Hubble Images Inspire Student Creativity
Hubble Collage Activity entries:
Creative work from The Odyssey School, left, and Thurgood Marshall Elementary School, right, won awards for their schools.
An edge-on galaxy that looks like a sombrero. Saturn and its magnificent rings. Dying stars that appear to be blowing bubbles of gas. The Hubble Space Telescope has snapped images of all of them. Hubble’s jaw-dropping images have inspired children from schools nationwide to create unique collages of their favorite photos taken by the Earth-orbiting observatory.
Collage Activity celebrates the International Year of Astronomy
SM4 astronauts pose with collages:
The winning work
was on display at STScI in July. The seven astronauts of Servicing Mission 4 posed in front of the two collages.
Entries from Thurgood Marshall Elementary School in Newark, Del., and the Odyssey School in Baltimore, Md., were selected as the best collages in an interdisciplinary Classroom Collage Activity sponsored by the Office of Public Outreach at the Space Telescope Science Institute (STScI) in Baltimore, Md.
The collage activity is one of many worldwide events celebrating the International Year of Astronomy (IYA), which commemorates the 400th anniversary of Galileo Galilei’s momentous achievement of pointing a telescope at the sky for the first time. The goal of IYA is to spark worldwide interest, especially among young people, in astronomy and science.
The bottle-and-bubble-wrap Hubble: Thurgood class and their HST model-collage
Fourth- and fifth-graders at Thurgood Marshall built their own Hubble telescope out of recycled materials, including bubble wrap, soda bottles, and egg cartons. They then covered the telescope with many Hubble images, including those of galaxies, dying stars, and planets.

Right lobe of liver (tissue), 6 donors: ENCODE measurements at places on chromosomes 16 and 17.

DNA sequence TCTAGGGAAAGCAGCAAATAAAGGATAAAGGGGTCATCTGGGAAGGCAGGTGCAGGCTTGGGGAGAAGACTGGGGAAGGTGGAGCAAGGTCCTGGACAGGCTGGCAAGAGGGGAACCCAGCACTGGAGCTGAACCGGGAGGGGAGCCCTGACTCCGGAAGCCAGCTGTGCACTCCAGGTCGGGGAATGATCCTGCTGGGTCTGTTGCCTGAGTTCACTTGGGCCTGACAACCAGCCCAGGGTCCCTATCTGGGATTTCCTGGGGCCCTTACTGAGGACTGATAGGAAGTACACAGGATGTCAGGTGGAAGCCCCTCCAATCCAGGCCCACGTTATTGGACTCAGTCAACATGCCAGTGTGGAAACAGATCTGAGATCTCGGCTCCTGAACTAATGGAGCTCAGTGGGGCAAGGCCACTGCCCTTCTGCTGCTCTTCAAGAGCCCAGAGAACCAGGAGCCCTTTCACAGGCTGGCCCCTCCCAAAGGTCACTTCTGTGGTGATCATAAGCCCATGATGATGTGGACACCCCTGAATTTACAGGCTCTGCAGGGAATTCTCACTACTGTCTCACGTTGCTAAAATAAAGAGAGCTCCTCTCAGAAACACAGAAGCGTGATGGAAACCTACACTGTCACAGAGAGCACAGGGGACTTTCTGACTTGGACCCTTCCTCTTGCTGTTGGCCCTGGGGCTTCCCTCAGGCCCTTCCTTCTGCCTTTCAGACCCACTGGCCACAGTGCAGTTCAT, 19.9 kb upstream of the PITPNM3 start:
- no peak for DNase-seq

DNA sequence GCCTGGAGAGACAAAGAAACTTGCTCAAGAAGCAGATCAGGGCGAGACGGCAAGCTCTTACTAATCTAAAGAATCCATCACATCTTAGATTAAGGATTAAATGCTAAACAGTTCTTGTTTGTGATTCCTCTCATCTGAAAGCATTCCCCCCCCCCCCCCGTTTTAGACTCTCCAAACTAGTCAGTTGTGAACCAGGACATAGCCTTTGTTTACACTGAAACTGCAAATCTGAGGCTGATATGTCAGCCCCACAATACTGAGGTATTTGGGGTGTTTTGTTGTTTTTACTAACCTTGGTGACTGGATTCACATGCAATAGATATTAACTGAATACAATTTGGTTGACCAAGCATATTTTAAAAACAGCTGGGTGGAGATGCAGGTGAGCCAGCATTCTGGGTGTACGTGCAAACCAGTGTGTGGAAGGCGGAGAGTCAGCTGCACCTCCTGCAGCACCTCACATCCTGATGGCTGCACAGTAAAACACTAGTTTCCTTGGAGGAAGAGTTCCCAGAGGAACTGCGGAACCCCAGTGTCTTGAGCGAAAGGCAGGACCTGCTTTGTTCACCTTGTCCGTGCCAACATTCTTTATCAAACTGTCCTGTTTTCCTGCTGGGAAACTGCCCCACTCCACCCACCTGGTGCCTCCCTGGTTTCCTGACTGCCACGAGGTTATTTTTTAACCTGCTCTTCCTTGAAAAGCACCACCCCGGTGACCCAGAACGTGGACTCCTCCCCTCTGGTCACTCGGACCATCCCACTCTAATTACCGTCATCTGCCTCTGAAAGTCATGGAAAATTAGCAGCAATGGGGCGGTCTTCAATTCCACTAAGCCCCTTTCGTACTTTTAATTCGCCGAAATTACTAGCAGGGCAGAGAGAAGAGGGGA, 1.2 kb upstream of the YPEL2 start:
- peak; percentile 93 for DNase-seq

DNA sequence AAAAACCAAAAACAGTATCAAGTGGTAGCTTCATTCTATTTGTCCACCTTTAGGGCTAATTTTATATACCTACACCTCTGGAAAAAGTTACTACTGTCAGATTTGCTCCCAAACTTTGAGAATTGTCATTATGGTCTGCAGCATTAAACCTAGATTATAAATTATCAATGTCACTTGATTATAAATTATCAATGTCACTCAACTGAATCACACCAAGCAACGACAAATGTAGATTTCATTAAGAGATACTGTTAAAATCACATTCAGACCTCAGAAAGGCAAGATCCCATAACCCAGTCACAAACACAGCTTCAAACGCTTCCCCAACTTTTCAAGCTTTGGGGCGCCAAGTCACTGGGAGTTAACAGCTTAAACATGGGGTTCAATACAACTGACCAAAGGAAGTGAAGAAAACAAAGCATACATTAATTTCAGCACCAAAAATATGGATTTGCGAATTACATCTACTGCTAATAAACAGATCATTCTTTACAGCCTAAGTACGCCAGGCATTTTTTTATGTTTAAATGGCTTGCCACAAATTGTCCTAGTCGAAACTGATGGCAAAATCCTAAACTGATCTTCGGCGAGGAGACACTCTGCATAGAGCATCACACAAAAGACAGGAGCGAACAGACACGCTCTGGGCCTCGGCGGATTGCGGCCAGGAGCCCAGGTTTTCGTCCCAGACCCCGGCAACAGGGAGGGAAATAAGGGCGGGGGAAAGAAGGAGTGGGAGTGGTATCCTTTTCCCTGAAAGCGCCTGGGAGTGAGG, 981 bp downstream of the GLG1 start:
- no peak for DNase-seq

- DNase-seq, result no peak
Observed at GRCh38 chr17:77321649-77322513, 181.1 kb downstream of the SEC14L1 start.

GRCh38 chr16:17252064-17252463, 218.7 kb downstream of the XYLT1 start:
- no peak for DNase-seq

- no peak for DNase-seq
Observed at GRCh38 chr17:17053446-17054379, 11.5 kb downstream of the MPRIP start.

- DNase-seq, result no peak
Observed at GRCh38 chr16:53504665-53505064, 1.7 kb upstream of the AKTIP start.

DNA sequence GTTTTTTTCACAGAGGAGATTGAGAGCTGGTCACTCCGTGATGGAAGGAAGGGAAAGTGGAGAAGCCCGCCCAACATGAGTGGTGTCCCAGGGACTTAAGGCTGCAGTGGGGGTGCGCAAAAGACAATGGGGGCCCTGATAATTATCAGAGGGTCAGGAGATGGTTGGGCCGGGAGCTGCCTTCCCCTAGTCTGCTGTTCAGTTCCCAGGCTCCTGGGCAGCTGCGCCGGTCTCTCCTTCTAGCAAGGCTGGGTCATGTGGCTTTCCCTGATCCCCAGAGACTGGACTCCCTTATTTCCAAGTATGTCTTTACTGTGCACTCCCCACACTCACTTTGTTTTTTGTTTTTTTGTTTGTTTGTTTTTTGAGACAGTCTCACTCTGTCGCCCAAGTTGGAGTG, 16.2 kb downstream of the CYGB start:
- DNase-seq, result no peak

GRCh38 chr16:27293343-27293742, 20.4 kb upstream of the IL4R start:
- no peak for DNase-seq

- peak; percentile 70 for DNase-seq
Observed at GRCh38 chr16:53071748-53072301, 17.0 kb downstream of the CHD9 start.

A pinwheel spiral galaxy and a play: Odyssey class and their pinwheel-collage
Fourth-graders at the Odyssey School approached the collage project a little differently. They constructed a large pinwheel, which resembles the shape of a spiral galaxy, and decorated it with Hubble images that included colliding galaxies, immense star-forming regions, and vast fields of stars.
Activity showcases students' creativity
The collage activity fused visual art, science, and language arts to create artwork decorated with students’ favorite Hubble images. Besides making the collages, the students also participated in the Institute’s “Hubble’s Next Discovery: You Decide” event by selecting an object from a list of targets for the Hubble Space Telescope to observe and image.
Arp 274: Galaxy trio won the public's vote during "Hubble's Next Discovery: You Decide" event
The winning object was a group of galaxies called Arp 274. The collage-activity participants had to include the winning image on their collages. The students also had to explain, in writing, in a video, or through a PowerPoint presentation, why they voted for their Hubble object.
Award-winning student work
Students at Thurgood Marshall submitted a PowerPoint presentation of their vote along with their three-dimensional Hubble model plastered with Hubble images. The students were participants in Launching a Dream, an annual statewide aerospace education program in Delaware that gives children the chance to conduct the kind of scientific research that astronauts have been performing in space.
Students at the Odyssey School created a video and the pinwheel-shaped billboard full of Hubble snapshots. The school is a unique, co-educational independent school that meets the specialized needs of bright dyslexic children ages 5 years through 8th grade who have language-based learning differences.
The Thurgood Marshall and Odyssey schools received an award of excellence certificate and a visit from an Institute scientist, who discussed Hubble’s greatest discoveries. The students were each given a certificate congratulating them on their work. The schools also will be awarded a print of one of the first images taken by the newly refurbished Hubble and will host a traveling exhibit called “Visions of the Universe: Four Centuries of Discovery,” which includes twelve panels that feature key astronomical discoveries from the past 400 years.